And so, for night after night, over the next two weeks, Naboth made Durosimi’s life a misery, until, out of the blue, the sorcerer said,

“Alright, I give up. I apologise for killing you. Now please go away.”

“No chance,” said Naboth, “you’re stuck with me. Dusk until dawn for the rest of your days… oooooooooooweeeeeeeeeee.”

A few more nights passed by in this way, until it seemed that Durosimi had really had enough. Clapping his hands over his ears he ran like someone possessed, out into the darkness.

“I cannot stand this anymore,” he wailed, “I’ve got get away from this awful noise before it drives me mad.”

Delighted, Naboth chased after him, through the trees and out into the folds of the Gydynaps, banging his bucket lid for all he was worth and screeching like a banshee. This was more like it!

Durosimi ran frantically into a dark, yawning cavern etched into the side of the hill. Enjoying his new-found power, Naboth followed.

“Enough, I beg you stop,” cried Durosimi, holding out his hands, as if in supplication.

“Never!” laughed Naboth, “I’ll never give you any peace… ooooooooaaaaaaaaaarrrrrrrrggggghhhh”

‘His wailings are becoming ridiculously theatrical,’ mused Durosimi to himself, then, quite unexpectedly, washed the cavern in a ghastly green light, and smiled unpleasantly at Naboth.

“This is one I made earlier,” he said, sprinkling a handful of salt on to the floor, and completing the circle into which the spectral Night-Soil Man had drifted.

“Try and get out, by all means, but I can assure you that you won’t, not as long as the salt circle is unbroken. This is something that every ghost should know. Oh, and by the way, just in case that bony mutt, Drury, comes looking for you, I’m going to block up the entrance when I leave. Goodnight dear boy. Enjoy Eternity.”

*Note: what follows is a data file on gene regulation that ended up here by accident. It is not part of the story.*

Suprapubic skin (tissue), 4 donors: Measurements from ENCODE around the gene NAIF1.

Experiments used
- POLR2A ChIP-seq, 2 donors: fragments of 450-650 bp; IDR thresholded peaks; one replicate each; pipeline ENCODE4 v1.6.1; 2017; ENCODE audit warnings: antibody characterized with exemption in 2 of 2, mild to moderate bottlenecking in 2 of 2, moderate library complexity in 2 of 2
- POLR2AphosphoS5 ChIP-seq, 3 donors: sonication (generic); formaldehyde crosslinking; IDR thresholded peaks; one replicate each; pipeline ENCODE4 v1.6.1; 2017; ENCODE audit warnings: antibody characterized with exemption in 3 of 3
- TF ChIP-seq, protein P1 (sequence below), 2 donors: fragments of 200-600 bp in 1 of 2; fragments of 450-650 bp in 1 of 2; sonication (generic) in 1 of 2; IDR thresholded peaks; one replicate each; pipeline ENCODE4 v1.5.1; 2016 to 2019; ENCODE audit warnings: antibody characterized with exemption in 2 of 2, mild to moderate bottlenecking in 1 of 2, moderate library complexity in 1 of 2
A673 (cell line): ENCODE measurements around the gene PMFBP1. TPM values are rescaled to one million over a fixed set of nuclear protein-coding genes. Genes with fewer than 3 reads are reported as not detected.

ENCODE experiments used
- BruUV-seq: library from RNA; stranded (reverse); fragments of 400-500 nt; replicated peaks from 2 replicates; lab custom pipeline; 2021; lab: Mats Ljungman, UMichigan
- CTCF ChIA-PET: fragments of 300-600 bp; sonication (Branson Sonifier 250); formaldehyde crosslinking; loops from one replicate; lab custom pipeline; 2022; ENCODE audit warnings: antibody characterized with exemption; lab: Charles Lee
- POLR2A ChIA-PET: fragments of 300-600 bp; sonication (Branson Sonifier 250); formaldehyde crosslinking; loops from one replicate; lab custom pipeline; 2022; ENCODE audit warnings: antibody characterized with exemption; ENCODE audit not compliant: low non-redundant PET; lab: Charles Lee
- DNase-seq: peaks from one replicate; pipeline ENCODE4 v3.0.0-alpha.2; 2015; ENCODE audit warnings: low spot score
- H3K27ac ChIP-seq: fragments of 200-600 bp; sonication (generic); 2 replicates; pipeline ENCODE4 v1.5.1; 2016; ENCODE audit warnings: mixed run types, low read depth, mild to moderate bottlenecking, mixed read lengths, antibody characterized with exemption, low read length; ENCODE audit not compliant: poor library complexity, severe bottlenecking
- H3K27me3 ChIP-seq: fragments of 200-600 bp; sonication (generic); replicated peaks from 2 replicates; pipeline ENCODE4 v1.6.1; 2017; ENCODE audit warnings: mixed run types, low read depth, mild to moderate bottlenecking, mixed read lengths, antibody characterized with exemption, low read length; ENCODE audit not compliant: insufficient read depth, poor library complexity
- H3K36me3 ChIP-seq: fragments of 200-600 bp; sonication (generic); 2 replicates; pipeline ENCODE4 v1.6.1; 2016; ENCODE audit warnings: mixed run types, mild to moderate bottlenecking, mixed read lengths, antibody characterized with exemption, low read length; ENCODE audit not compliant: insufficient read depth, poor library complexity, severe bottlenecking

And with that Durosimi was gone and the cavern was plunged once more into darkness, save for the faint luminesce that hung about Naboth, eerily reflecting on the ring of salt that encircled him.

In the distance he heard the tumble of rocks, rigged earlier that day to block the cavern’s mouth.

Philomena Bucket laid a basket on the doorstep of The House at Poo Corner. As usual she had brought Rhys Cranham, the Night-Soil Man, his supper of starry-grabby pie and two bottles of Old Colonel, courtesy of The Squid and Teapot. Rhys would always consume this half-way through his round, often giving a scrap or two to Drury, whose attempts at eating always ended with the chewed food dropping through his skeletal frame on to the ground, later to be enjoyed once more, but this time by the crows.

Tonight Philomena discovered that Rhys had left her a letter. Intrigued, she picked it up to peruse later, in flickering candlelight, back in her room at The Squid and Teapot.

“My Dear Philly, I hope you are well. I am just letting you know that the troubled spirit of poor Naboth seems to have disappeared. I have not seen him for some time now. I think, maybe, he has come to terms with his dreadful fate and has found some peace at last… “

There were some loving words following this, but these are for Rhys and Philomena’s eyes only.

The barmaid read the note once more. Had Naboth really found peace? The old magic that resided deep within Philomena stirred restlessly.

Something was definitely wrong.

Who has Michael killed?

This year’s Ominous Folk Show starts with a chap called Michael, who is not entirely sure who he has killed.

Folk enthusiasts familiar with the song Crazy Man Michael may see where we are going with all of this.